After months of recipe testing and refining, Lee added several culinary mashups and frequently offers limited time specials. She says her temporary foray with Korean nachos did well, but not nearly as well as the Korean tortas, which employ a beautifully soft and butter-toasted Mexican bolillo roll with cheddar cheese, caramelized onions, lettuce, house gochujang mayo and a choice of protein seasoned with Korean flavors. Her quesadillas feature large flour tortillas stuffed with Jack cheese, caramelized onions and a choice of protein or kimchi. The kimchi grilled cheese is also a big hit, and while seemingly straightforward, Lee says she took great pains to find the right combination of ingredients. “I went through four different kinds of bread and six different cheeses before I settled on that one,” she says. “It doesn't work with swiss, jack is too mild, it has to be cheddar, and it has to be Texas bread.”
“I think Mexican food and Korean food work really well together because they're both really bold flavors, and they both use seasonal ingredients, everything is usually done fresh,” says Lee. “And a lot of it is about what's growing regionally around you, and both are about balancing hot with not hot.”
Lee recalls an early appreciation culinary hybrids in middle school when her parents owned a pizza restaurant in Inglewood with a Mexican cook, “It was very L.A,” she says. “We would make kimchi pizza for us, for the family, but we never sold it. At that time there wasn't fusion food like that. My dad puts anchovies on his pizza and eats it with chopsticks still. He eats everything with chopsticks, hamburgers, everything.”
She also recalls that while growing up in ‘80s L.A., the term “fusion” was considered a dirty word. “It meant something was watered down,” Lee explains. “But now fusion is more about fun and trying different things. We would put kalbi in a burrito and wrap it up, that's just how we grew up, but we didn't call it fusion that was just lunch. And now, I don't think it should be some highfalutin' concept, it should just taste good and it doesn't matter where you're getting all of those flavors to make it work.”
Lee balks at the notion, held by some, that certain dishes or cuisines aren’t considered “authentic” if they borrow flavors or elements from other cultures. “What does 'authentic' mean, really? I'm Korean, I made it, and we also use Korean flavors, and seasoned meat,” she says. “It's a complicated idea about authenticity, because, who gets to decide? Are the Korean food police going to come and say, that's not authentic? Because even in Korea they're doing things like Korean fried chicken, which is a great example of taking American food and exporting back to Korea and then adding spicy sauce and green onion. That wouldn't have happened if we were so worried about keeping everything traditional and the same all the time.”
“For me, it is important that you keep your roots and that it's based on traditions,” Lee says, but adds, “I think there should be an evolution and growth in food anyway, and I love that we're living in a time now where there's so much globalization and it's okay to put a little bit of something different. I love that you can have Korean tacos in Indiana or that a French chef is using gochujang in his sauce.”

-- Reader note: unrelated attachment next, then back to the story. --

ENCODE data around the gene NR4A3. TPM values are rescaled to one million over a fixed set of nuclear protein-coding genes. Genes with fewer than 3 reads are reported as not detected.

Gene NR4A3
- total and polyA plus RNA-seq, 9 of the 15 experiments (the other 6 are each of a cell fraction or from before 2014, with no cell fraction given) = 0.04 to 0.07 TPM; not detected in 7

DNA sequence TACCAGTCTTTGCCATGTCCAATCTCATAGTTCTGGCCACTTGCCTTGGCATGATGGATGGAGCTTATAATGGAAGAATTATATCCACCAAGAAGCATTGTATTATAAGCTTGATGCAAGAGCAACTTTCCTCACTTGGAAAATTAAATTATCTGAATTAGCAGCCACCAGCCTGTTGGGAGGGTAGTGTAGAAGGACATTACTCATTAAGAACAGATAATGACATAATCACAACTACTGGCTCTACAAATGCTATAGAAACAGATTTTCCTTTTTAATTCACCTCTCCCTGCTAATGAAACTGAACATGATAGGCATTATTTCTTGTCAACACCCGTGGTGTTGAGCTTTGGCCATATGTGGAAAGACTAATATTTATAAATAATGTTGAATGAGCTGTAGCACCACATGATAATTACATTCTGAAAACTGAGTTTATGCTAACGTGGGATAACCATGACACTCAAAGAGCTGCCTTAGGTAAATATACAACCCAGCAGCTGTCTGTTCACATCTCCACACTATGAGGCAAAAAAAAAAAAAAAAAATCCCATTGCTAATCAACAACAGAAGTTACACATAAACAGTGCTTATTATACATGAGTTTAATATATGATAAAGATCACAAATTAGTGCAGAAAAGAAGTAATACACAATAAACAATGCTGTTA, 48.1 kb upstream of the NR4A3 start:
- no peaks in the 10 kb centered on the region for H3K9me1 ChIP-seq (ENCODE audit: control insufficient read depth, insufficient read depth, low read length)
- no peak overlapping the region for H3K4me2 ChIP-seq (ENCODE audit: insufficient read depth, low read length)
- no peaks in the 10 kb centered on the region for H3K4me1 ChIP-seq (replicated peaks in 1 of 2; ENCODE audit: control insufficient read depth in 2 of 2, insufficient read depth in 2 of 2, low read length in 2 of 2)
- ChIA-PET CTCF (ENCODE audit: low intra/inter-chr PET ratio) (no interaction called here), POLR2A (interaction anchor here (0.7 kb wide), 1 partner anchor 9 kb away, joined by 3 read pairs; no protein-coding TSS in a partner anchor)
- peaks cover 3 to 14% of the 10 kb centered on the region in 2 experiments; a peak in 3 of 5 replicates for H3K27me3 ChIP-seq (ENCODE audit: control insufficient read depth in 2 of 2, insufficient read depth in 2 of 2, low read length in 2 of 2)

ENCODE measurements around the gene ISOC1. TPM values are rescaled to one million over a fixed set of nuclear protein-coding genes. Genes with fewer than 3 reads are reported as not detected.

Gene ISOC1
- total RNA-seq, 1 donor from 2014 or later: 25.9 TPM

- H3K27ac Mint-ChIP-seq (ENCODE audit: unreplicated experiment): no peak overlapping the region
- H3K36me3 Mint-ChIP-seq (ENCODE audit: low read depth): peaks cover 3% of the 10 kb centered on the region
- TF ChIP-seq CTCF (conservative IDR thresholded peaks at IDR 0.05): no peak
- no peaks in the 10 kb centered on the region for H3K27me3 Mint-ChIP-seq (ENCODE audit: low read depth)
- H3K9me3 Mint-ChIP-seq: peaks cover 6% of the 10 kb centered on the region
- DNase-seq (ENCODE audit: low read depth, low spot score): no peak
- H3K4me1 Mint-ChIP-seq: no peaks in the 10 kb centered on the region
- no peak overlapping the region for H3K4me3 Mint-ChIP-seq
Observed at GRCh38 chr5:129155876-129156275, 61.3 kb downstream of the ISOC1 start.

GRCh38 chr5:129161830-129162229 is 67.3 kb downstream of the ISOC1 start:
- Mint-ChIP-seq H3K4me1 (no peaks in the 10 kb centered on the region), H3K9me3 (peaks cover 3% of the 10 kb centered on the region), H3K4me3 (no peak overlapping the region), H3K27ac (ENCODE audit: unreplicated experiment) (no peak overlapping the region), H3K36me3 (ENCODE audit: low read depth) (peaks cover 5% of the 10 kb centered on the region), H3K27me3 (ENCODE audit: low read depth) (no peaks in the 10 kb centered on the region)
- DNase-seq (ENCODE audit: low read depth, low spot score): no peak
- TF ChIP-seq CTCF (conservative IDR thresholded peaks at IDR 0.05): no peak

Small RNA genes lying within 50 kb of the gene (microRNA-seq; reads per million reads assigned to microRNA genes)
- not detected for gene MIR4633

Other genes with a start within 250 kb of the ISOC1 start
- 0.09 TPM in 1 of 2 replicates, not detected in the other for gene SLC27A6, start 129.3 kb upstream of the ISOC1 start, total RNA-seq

Lee embraces the idea that food has the potential to bring people together and offers a common ground for them to share their respective cultures and traditions. “I think food should be inclusive because when you share a meal with somebody, you get to know them, their personality and their culture,” she says. “I think food as a communicator is really important, and it's a conversation. You bring what you have and somebody else brings what they have and it all comes to the table together.”
“Los Angeles really has the greatest amount of variety of food from immigrants,” Lee says in admiration of the wealth of flavors found across the city. “I don't think it's a melting pot, I think that's B.S. because it doesn't all melt. Everyone keeps their cultural identity, but we all just bump up against each other and it creates more excitement. I've always said L.A. is the best food city.”
Looking toward the future, Lee says she’d love to open additional locations of Nabi, including the Westside, the Valley, or Orange County, and eventually maybe Chicago or New York. “It would be nice to take it and spread the love of Korean food everywhere,” she says with a smile. “That's my big giant, long term goal, but you gotta start small. Kitchen one is right here in this swap meet that no one can find in the middle of East Hollywood. And every day there's a rewarding experience.”
Top Image: Bibimbap at Nabi | Danny Jensen
The once-popular and glamorous resort-town image of the Salton Sea is now shattered and scattered everywhere. Here are the six best places to explore this land and sea of misfits, misunderstandings, and low-desert heat.
Learn how to prepare Spicy Clam Chorizo Pasta from "Pati's Mexican Table."
Following a screening of “What They Had,” actor Robert Forster and writer/director Elizabeth Chomko attended a Q&A hosted by Cinema Series host Pete Hammond.
Like a blindside tackle, mental illness derailed Antonio Carrion and his dreams.
- 1 of 92
- next ›